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Friday, May 9, 2014

In The Footsteps of The Prehistoric Sinagua People

Rick Morgan

We are back in Colorado but on our trip home we managed to visit several very interesting archeological sites of the Sinagua people. While boondocking just south of Cottonwood, AZ we spent several days exploring the region around Sunset Crater volcano and the Verde Valley.

Between the 6th and 15th centuries the area northeast to southwest of Flagstaff was home to the Sinagua people. Sinagua is a rough translation from Spanish meaning “without water”.



The earliest inhabitants in this area were forced to evacuate due to the eruption of Sunset Crater in 1064 (the most recent eruption on the Colorado Plateau). The volcano continued to erupt intermittently for a couple of hundred years. Yet, the Sinagua moved back into the area and established farming communities and built masonry pueblos. More pictures here.





 Wupatki National Monument is one such Sinagua village. Some have speculated that farming was enhanced as a result of a layer of ash that was laid down from the eruption of Sunset Crater. The ash acted as mulch by retaining moisture. Yet, more likely influences were increased rainfall and advanced farming practices. 




Walnut Canyon National Monument is another, although totally different settlement just south of Wupatki. Unlike the large above-ground villages of Wupatki, Walnut Canyon is a community of cliff dwellings.

I think the difference between these two communities is fascinating and says something about how both groups adapted to their unique natural surroundings.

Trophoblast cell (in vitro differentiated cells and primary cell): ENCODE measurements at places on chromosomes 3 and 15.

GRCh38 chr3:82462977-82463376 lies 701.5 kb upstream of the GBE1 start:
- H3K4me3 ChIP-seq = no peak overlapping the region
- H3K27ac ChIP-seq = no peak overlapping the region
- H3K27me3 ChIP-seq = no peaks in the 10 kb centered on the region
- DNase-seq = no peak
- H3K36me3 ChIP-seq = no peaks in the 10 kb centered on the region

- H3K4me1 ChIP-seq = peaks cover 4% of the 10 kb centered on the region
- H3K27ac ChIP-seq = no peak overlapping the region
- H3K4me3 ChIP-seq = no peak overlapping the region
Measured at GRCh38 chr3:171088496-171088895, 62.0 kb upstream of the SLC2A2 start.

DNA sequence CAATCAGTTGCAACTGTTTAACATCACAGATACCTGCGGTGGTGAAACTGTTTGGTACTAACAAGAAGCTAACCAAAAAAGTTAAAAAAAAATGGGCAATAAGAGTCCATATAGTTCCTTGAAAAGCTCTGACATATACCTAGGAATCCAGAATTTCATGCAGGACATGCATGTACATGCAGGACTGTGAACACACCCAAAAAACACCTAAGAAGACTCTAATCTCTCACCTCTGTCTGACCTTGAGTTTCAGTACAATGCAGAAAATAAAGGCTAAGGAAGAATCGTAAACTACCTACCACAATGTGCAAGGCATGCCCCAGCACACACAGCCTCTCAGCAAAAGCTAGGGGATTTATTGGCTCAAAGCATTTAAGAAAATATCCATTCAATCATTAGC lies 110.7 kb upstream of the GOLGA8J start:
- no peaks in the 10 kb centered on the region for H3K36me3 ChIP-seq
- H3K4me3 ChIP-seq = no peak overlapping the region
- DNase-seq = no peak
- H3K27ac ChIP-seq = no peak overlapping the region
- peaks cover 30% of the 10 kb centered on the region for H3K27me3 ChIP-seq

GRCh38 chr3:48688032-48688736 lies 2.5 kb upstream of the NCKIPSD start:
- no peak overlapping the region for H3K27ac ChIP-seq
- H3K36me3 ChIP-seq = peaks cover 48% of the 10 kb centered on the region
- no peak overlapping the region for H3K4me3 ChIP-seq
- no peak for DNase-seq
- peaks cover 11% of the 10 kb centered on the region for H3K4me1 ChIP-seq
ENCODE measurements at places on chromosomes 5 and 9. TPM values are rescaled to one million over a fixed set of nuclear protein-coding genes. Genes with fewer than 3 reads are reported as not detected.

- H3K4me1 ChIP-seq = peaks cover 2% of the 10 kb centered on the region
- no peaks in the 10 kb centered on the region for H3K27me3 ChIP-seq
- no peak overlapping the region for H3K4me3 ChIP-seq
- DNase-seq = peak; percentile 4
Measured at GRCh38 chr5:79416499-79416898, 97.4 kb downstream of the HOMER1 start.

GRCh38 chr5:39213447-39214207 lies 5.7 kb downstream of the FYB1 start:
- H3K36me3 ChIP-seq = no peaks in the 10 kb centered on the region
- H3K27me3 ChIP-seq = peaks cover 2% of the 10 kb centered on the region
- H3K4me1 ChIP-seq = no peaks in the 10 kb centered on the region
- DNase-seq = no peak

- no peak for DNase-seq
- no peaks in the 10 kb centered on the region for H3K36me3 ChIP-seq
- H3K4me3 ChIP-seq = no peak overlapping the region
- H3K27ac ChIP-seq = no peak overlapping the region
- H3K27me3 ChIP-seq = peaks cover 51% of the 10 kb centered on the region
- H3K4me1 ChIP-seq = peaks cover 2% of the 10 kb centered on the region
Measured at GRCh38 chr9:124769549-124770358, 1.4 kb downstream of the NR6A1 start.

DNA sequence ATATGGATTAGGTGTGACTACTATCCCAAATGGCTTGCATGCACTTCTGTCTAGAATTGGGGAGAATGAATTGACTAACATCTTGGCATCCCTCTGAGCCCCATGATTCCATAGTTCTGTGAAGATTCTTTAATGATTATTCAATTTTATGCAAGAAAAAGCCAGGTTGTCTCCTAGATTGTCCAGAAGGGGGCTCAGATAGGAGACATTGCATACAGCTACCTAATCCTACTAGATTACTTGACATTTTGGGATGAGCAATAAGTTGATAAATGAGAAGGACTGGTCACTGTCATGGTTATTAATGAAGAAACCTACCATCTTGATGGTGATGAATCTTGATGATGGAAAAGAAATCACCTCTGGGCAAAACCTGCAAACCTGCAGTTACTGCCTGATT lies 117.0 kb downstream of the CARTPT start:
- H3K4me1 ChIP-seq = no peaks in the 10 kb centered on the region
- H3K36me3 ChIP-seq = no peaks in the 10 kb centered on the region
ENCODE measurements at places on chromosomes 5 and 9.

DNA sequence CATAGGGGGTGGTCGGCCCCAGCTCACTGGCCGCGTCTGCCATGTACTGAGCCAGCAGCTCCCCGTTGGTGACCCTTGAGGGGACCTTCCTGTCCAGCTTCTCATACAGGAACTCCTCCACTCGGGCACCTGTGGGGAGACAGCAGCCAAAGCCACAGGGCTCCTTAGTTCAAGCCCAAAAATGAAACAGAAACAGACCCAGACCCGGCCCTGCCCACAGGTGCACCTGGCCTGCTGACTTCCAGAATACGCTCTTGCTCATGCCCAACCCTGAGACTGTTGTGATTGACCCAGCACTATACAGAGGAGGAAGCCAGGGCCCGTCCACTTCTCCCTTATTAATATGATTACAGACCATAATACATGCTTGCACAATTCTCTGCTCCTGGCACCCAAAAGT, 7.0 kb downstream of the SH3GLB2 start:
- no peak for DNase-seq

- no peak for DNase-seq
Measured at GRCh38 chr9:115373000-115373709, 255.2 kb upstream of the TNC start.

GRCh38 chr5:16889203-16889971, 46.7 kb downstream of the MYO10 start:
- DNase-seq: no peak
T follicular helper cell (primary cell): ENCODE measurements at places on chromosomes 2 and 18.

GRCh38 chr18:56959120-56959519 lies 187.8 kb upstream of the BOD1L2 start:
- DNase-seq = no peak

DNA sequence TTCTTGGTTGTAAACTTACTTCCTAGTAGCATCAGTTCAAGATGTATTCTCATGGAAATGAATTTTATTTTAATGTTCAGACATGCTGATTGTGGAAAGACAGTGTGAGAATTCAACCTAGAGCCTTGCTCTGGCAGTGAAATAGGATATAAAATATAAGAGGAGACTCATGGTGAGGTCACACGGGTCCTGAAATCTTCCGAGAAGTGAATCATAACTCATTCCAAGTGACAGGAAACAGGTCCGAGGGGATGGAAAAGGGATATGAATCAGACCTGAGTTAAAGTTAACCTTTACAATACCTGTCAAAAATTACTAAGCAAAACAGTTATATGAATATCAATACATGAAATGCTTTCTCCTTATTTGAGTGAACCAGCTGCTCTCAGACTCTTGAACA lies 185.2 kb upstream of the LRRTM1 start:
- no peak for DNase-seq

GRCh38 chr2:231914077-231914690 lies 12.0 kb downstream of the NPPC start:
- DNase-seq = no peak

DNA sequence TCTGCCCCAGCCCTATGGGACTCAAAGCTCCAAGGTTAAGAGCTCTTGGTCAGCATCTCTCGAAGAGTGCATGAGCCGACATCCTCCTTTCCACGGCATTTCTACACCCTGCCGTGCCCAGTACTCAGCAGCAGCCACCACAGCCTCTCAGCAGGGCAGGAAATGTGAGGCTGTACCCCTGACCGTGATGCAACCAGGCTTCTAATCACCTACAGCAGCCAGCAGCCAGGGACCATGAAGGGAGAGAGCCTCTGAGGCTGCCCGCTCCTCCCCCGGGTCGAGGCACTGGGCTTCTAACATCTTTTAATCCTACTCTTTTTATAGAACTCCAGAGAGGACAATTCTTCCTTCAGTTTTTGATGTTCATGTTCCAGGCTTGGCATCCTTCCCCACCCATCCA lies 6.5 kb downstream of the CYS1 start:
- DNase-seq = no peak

When visiting these sites it is easy to think that all the exploration is over – that there is nothing new to uncover. Yet…in the visitor center at Wupatki there were two intact and almost perfectly preserved large pots that were recently found by two volunteers while hiking in the area. Wow!

Resource depletion and drought are the most likely explanation of the migration from the Sunset Crater area in the 13th century. Some families probably moved east into Zuni territory. Many others migrated to the Hopi mesas. In fact, migration is part of the Hopi oral history.

Other Sinagua moved southwest and built villages in the Verde River valley. Montezuma Castle, Montezuma Well and Tuzigoot National Monuments are wonderful preserved histories of these communities during the 14th an 15th centuries. They also represent the type of villages that were home to between 6,000 and 8,000 people in the Verde Valley.



Montezuma Castle is a one of the best preserved ruins we have seen. The impressive 5 story, 20 room cliff dwelling has absolutely nothing to do with the Aztec emperor. 




Montezuma Well is a community of cliff dwellings surrounding a natural lake. The water is highly carbonated and has a high level of arsenic. So, no fish but lots of leeches. More pictures here.




Tuzigoot is unique in that it was built on a hilltop surrounded by a natural spring fed marsh – a rarity in the desert. One of the highlights of our visit here was JoAnne seeing a Gila Monster – I was hiking to the top of the ruins and missed it. Unfortunately, she did not have her phone or camera. More pictures here.

Again, resource depletion, lack of water, and possibly over population lead to migration out of this area. By the 15th century the Sinagua as a distinct culture had vanished.

Visiting these sites and seeing such variety in location and living accommodations provided an interesting perspective and better understanding of these early inhabitants of the area. As is the case with so many of these historic sites – looting by past generations did great damage to our ability to piece together the whole story. Yet, as we traveled from site to site and walked through the ruins it was easy to visualize the Sinagua, building their homes, farming the land, and raising their families.  As a headline on one of the brochures read "Echoes from the past".


Next up Yellowstone with two of our Grandkids. Can’t wait.